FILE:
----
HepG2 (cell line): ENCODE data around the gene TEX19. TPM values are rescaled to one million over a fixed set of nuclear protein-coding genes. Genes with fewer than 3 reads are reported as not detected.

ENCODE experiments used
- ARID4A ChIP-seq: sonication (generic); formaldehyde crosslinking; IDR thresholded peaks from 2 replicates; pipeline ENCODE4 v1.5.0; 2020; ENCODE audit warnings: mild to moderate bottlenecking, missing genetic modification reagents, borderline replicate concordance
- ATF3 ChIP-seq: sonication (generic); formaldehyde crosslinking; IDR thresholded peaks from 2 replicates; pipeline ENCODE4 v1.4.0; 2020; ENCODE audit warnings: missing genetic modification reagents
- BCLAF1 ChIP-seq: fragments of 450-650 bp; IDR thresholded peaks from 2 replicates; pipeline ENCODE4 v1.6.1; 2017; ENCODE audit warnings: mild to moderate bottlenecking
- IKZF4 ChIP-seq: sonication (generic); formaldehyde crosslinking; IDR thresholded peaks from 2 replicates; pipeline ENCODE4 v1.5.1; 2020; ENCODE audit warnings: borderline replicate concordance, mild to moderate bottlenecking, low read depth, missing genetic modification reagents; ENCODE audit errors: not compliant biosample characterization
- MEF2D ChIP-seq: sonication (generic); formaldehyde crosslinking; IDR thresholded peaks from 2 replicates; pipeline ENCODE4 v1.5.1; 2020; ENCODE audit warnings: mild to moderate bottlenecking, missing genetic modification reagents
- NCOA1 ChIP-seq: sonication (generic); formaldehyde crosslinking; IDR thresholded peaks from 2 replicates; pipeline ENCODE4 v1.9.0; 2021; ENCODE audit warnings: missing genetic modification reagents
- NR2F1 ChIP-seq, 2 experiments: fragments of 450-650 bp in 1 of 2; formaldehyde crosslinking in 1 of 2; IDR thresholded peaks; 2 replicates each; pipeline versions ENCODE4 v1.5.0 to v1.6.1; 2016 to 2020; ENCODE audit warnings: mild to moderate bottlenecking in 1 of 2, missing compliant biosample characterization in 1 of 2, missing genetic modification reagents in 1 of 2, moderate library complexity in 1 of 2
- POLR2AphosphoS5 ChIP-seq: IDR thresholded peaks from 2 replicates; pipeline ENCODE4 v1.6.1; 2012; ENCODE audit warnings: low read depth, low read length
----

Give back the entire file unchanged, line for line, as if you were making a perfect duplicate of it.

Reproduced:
HepG2 (cell line): ENCODE data around the gene TEX19. TPM values are rescaled to one million over a fixed set of nuclear protein-coding genes. Genes with fewer than 3 reads are reported as not detected.

ENCODE experiments used
- ARID4A ChIP-seq: sonication (generic); formaldehyde crosslinking; IDR thresholded peaks from 2 replicates; pipeline ENCODE4 v1.5.0; 2020; ENCODE audit warnings: mild to moderate bottlenecking, missing genetic modification reagents, borderline replicate concordance
- ATF3 ChIP-seq: sonication (generic); formaldehyde crosslinking; IDR thresholded peaks from 2 replicates; pipeline ENCODE4 v1.4.0; 2020; ENCODE audit warnings: missing genetic modification reagents
- BCLAF1 ChIP-seq: fragments of 450-650 bp; IDR thresholded peaks from 2 replicates; pipeline ENCODE4 v1.6.1; 2017; ENCODE audit warnings: mild to moderate bottlenecking
- IKZF4 ChIP-seq: sonication (generic); formaldehyde crosslinking; IDR thresholded peaks from 2 replicates; pipeline ENCODE4 v1.5.1; 2020; ENCODE audit warnings: borderline replicate concordance, mild to moderate bottlenecking, low read depth, missing genetic modification reagents; ENCODE audit errors: not compliant biosample characterization
- MEF2D ChIP-seq: sonication (generic); formaldehyde crosslinking; IDR thresholded peaks from 2 replicates; pipeline ENCODE4 v1.5.1; 2020; ENCODE audit warnings: mild to moderate bottlenecking, missing genetic modification reagents
- NCOA1 ChIP-seq: sonication (generic); formaldehyde crosslinking; IDR thresholded peaks from 2 replicates; pipeline ENCODE4 v1.9.0; 2021; ENCODE audit warnings: missing genetic modification reagents
- NR2F1 ChIP-seq, 2 experiments: fragments of 450-650 bp in 1 of 2; formaldehyde crosslinking in 1 of 2; IDR thresholded peaks; 2 replicates each; pipeline versions ENCODE4 v1.5.0 to v1.6.1; 2016 to 2020; ENCODE audit warnings: mild to moderate bottlenecking in 1 of 2, missing compliant biosample characterization in 1 of 2, missing genetic modification reagents in 1 of 2, moderate library complexity in 1 of 2
- POLR2AphosphoS5 ChIP-seq: IDR thresholded peaks from 2 replicates; pipeline ENCODE4 v1.6.1; 2012; ENCODE audit warnings: low read depth, low read length